As part of our 2017-2018 season we’re continuing to give each of our core singers a turn at the helm of the blog. The below post below comes from our baritone and director, Jeffrey Gavett.
As part of our 2017-2018 season we’re continuing to give each of our core singers a turn at the helm of the blog. The below post below comes from our soprano, Charlotte Mundy.
What would it mean for classical music if the score wasn’t the definitive version of the piece, but just a guide – a starting point?
In a recent interview on the Resonant Bodies podcast, Jennifer Walshe said, “In the theatre world they understand the script is the starting place, it’s not the definitive document…. People don’t rush up to the director’s table [after a play] and look at the script, whereas after a new music concert they rush up to the stage to look at the notation because that’s where we have been told that the piece is located. It’s located in the notation, and the analysis of the piece should always lead with the score.”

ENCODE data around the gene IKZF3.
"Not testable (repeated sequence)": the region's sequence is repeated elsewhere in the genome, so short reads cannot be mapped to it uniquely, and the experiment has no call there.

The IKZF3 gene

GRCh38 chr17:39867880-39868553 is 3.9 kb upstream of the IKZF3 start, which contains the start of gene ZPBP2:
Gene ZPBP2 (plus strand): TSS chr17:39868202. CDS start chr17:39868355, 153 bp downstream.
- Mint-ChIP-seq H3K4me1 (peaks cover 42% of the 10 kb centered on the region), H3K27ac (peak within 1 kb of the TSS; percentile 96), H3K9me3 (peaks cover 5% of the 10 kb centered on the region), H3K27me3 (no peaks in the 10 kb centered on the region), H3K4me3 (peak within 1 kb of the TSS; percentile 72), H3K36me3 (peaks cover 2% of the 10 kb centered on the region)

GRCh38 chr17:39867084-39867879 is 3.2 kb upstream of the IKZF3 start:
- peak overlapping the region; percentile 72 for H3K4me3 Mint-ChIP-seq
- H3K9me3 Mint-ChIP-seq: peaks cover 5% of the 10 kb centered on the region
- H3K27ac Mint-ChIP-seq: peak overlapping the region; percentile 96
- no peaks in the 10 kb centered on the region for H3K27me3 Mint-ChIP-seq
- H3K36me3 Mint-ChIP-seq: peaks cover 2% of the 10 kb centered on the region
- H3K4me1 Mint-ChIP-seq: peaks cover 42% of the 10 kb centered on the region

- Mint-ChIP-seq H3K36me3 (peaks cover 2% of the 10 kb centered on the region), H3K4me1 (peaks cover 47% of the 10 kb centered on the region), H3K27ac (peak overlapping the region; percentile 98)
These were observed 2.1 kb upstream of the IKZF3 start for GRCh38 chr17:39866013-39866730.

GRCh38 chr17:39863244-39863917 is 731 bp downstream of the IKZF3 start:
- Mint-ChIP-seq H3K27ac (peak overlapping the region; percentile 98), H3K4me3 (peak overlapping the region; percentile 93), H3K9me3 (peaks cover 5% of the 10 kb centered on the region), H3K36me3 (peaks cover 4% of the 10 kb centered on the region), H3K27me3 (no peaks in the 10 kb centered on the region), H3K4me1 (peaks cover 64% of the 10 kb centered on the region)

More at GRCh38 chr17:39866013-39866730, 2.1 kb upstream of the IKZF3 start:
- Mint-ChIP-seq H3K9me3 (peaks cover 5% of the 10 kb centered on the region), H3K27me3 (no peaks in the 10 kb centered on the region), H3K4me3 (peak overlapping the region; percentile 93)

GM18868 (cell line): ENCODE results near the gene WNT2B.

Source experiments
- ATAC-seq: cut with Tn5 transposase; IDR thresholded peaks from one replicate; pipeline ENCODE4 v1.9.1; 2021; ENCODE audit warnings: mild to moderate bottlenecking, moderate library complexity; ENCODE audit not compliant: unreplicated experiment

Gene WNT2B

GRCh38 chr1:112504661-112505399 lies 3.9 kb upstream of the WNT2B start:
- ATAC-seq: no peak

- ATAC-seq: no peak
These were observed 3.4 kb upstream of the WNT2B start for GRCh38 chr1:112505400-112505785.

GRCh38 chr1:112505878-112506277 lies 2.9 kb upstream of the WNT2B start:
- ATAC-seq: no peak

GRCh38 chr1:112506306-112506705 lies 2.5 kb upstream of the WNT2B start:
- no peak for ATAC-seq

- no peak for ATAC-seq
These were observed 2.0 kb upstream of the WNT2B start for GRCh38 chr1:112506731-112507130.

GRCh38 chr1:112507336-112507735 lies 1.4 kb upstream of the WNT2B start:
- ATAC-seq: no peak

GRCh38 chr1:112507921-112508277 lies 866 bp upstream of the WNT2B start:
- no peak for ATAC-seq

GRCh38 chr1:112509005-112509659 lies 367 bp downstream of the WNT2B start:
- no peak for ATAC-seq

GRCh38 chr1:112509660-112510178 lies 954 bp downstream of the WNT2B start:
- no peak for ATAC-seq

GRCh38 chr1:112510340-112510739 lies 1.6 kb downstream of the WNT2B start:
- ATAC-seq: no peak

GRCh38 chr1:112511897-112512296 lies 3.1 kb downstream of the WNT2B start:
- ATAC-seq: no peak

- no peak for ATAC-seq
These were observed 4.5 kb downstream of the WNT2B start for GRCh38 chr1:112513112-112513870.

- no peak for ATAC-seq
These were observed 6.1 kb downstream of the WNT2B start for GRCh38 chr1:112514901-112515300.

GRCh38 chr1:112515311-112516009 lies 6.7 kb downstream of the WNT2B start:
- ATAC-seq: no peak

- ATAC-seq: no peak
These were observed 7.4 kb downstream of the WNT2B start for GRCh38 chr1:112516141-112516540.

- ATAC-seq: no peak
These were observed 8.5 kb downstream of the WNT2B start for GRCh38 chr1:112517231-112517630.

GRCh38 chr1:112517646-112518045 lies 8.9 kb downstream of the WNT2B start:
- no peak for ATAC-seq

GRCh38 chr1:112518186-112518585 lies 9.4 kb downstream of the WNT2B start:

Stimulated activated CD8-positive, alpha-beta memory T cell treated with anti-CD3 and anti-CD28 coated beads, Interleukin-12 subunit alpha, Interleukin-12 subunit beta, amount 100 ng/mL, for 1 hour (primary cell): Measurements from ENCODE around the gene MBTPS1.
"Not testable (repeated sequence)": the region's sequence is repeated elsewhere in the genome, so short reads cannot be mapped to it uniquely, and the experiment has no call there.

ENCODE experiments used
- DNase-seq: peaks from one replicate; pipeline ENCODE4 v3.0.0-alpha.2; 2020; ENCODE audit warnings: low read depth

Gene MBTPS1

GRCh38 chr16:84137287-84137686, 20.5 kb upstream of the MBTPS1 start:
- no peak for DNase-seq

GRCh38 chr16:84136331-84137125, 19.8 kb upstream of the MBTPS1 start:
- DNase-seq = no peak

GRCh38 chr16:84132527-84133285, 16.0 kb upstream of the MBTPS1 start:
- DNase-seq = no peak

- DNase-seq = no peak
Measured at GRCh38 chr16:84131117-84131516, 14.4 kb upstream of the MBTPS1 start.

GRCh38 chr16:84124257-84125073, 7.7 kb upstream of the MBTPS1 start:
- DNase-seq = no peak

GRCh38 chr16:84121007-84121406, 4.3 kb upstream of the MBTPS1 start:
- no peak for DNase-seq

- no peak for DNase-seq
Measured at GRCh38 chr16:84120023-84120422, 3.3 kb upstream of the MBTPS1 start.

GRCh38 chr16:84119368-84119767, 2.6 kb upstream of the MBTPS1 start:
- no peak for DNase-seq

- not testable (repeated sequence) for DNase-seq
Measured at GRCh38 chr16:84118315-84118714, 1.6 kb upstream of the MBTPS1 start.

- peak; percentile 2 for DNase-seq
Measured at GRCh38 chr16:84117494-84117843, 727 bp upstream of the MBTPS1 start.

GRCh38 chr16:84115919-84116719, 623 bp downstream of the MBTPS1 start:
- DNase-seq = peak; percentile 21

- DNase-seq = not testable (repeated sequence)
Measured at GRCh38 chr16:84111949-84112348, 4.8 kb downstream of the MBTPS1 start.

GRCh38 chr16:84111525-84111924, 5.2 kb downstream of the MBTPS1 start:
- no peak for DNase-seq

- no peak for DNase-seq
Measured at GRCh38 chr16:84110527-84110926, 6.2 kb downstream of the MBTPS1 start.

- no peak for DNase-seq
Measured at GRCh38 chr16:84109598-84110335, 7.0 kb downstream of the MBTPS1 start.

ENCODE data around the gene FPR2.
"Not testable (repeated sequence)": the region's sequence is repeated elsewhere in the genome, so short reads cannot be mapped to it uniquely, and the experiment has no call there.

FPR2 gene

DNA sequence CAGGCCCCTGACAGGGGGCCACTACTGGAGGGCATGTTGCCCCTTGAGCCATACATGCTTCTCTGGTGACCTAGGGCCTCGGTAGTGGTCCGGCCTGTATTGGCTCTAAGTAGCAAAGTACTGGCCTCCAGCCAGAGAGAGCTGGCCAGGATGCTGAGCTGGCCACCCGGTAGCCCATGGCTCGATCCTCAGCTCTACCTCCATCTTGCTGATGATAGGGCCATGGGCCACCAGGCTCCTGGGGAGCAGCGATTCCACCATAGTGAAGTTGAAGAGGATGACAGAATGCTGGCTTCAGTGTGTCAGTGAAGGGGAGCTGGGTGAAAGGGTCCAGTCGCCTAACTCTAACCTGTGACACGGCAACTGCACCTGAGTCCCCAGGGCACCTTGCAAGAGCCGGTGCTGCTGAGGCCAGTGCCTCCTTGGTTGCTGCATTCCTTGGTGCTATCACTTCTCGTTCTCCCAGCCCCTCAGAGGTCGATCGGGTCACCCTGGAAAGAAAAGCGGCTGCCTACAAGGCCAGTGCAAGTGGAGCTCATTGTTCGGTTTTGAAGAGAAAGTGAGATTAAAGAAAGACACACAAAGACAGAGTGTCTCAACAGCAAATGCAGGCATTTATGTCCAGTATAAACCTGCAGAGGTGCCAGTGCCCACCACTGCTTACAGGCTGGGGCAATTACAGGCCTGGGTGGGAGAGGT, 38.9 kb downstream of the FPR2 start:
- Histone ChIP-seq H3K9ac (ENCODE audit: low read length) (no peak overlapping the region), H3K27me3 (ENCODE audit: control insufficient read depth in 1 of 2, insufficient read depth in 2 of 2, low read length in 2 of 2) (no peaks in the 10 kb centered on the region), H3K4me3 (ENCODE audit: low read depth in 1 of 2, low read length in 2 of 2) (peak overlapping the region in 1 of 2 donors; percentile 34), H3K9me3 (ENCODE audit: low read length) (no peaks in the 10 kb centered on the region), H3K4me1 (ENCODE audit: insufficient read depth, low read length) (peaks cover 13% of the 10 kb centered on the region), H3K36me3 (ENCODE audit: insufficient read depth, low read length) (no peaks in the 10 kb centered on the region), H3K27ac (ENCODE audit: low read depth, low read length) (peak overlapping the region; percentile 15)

I find it exciting, then, that three of the pieces on our program on October 7 require the study of non-visual material apart from the score, i.e. recordings, as part of the rehearsal process.
Primo Libro by James Weeks uses a tuning system that divides the octave into 31 notes (as opposed to the usual 12). The intervals are audible but so tiny that they’re hard to comprehend unless you’ve already heard them, preferably multiple times. They’re virtually impossible to read off the page. The only way to come close to learning this piece properly is to use a synthesizer to render Weeks’ insanely precise (and also incredibly expressive and dramatic!) melodies and vertical harmonies.
As part of the process of learning Guide, composer Cassandra Miller asks the performers to memorize the phrasing, inflection and diction in Maria Muldaur’s 1968 recording of the song, “Guide me, O Thou great Jehovah.”
Her Disappearance is graphically notated, and intended to be a relatively ‘open’ piece. It should, in theory, be possible without hearing the recording of the composers’, Bethany Younge and Kayleigh Butcher’s, performance. But the recording has been indispensable in helping Elisa (Ekmeles mezzo) and I understand how to approach the piece.
I think our concert on October 7th proves that re-thinking how music is written, disseminated and learned opens up space for more flexible, exciting, new sounds. It will also ultimately open up the role of ‘composer’ to people who have brilliant musical ideas but don’t feel at home between the five lines of the musical staff. I’m looking forward to seeing what comes next.